The increasing emphasis on quality expected |by the automakers~ is likely to foster further the process of industry consolidation ... |since it~ often necessitates supplier retooling at a time of overcapacity in the industry.... With the financial strength and management expertise to utilize advanced storage and retrieval systems, companies such as Dana, Federal-Mogul, and Eaton will be in a position to gain market share on the strength of their ability to time accurately the delivery of high-quality products.(89)

The preceding analysis has focused on the automakers' vulnerability to suppliers. In contrast, popular perceptions of the industry are that automakers are powerful and suppliers are weak. I do not argue that the popular perception is wrong. Rather, I argue that the automakers' power over their suppliers is due not to some exogenous characteristic of the industry, but rather to a particular strategy adopted by Detroit's Big Three. The auto companies, with their high fixed costs (resulting from their huge investments in plant, equipment, and organization) and moderate-to-high engineering requirements, are highly vulnerable to oligopolistic suppliers. The automakers' investment in keeping the supplier industry competitive has been the key to their success in maintaining bargaining power. As the automakers reduce this investment under pressure from foreign competition, I predict that their bargaining power will fall.

Given the difficulty of obtaining bargaining power and technical change with outside suppliers simultaneously, why are the automakers moving away from financially based voice, which would seem to offer the potential for great technical change (because of high commitment) with full capture of joint profits (resulting from a shared bottom line)? Although the automakers have perhaps been too quick to abandon their internal suppliers, given the legacy of mistrust that attempts to establish reputation-based voice relationships must overcome, vertical integration is certainly no panacea.

There are two reasons for divesting internal suppliers. First, the automakers believe it would be difficult to undo the effects of past over-commitment--more difficult than establishing new commitments with outside suppliers. The divisions' sheltered life has left some of them unable to compete (particularly with European or Japanese manufacturers) on quality, technology, or cost. The auto executives with whom I spoke (particularly those in finance) were especially concerned about the effects of past commitments on shop-floor labor costs and work rules. In 1985, UAW workers in components divisions earned on average $20 per hour including benefits; independent parts plants paid between $5 and $13 per hour for similar work.(90) However, as the example of Fisher Body shows, management problems were at least as important a source of high costs as were production workers.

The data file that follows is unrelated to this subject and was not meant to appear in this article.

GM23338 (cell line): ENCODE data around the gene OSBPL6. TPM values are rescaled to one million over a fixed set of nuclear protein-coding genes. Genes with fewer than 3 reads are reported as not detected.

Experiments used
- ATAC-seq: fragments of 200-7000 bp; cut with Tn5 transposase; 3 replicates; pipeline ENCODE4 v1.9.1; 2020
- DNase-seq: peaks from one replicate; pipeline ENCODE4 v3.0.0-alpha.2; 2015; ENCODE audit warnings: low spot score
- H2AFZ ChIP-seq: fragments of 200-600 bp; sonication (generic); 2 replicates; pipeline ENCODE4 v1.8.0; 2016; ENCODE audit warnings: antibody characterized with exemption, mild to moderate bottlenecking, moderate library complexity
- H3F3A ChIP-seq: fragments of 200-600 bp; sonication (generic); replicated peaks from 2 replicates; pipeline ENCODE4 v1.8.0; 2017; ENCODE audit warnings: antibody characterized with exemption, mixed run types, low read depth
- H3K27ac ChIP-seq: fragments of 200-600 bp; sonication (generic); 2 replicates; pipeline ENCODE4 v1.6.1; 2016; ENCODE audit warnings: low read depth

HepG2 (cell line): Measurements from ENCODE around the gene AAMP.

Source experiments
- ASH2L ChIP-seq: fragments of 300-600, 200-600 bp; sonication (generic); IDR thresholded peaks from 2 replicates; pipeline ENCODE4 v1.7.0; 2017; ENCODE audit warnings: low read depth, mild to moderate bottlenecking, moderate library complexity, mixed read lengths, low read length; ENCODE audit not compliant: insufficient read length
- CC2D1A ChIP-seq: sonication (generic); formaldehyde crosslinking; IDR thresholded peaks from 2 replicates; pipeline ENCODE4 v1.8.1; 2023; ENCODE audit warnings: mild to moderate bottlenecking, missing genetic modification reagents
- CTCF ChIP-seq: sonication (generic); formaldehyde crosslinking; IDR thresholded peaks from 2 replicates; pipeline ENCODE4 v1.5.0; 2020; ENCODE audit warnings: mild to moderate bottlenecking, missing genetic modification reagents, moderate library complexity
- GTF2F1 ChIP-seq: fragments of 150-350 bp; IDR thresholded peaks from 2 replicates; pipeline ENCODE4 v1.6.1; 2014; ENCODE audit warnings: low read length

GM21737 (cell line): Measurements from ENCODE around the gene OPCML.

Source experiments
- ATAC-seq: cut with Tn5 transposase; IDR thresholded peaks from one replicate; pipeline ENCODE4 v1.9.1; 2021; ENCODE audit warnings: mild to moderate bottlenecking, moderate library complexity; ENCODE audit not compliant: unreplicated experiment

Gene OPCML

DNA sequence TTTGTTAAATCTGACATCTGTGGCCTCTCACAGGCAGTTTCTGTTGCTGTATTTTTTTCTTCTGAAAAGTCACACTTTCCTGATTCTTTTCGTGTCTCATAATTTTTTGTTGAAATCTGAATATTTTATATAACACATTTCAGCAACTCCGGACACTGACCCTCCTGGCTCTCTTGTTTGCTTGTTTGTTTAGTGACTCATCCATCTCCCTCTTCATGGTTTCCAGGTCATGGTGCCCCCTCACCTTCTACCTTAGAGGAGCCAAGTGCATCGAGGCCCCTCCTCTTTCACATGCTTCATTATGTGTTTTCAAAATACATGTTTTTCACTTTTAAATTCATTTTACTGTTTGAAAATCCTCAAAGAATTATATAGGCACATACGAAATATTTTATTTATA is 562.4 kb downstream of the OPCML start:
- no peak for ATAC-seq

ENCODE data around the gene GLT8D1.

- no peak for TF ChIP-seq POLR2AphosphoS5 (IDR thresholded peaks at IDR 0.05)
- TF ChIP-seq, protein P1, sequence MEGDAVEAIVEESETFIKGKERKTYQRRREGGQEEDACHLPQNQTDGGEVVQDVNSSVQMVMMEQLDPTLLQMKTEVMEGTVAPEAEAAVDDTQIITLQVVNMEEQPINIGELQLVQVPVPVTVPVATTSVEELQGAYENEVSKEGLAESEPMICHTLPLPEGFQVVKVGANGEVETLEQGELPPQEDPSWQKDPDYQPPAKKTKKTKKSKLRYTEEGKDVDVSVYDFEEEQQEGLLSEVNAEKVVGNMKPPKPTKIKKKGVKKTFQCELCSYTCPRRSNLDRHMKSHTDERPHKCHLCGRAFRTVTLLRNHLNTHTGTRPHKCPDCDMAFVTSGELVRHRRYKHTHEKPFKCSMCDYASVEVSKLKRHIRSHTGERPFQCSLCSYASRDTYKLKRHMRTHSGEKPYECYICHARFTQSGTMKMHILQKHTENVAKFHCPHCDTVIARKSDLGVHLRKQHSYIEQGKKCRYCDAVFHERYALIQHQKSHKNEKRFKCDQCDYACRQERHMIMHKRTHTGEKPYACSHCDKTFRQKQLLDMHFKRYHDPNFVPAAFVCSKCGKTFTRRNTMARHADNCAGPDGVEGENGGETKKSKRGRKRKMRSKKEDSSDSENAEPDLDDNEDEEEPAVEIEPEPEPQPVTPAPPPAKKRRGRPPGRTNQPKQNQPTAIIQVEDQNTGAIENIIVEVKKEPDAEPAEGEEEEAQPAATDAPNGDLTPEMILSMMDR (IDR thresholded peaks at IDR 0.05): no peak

Second, the nature of uncertainty faced by the automakers has changed from predominantly marginal to radical. Under marginal uncertainty, the possible states of nature are limited to situations, such as a supply interruption, that involve the allocation and pricing of specific assets. Under these conditions, it is helpful to have the ability to engage in "adaptive sequential decision-making" about the costs and benefits of proposed remedies (the cost of transporting the part by air freight versus the cost of a temporary shutdown of the downstream plant, for example). Since such emergencies arise infrequently, and the procedures for dealing with them are similar for a broad class of parts, vertical integration makes sense.

In radical uncertainty, in contrast, under some states of nature it may be optimal to make radical changes (or a series of incremental changes whose overall effect is radical) in the nature of the asset used. Decision making under this type of uncertainty is very information-intensive. Because of bounded rationality, however, an activity can have high administrative coordination with only a few other activities--that is, firms
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Author:Helper, Susan
Publication:Business History Review
Article Type:Industry Overview
Date:Dec 22, 1991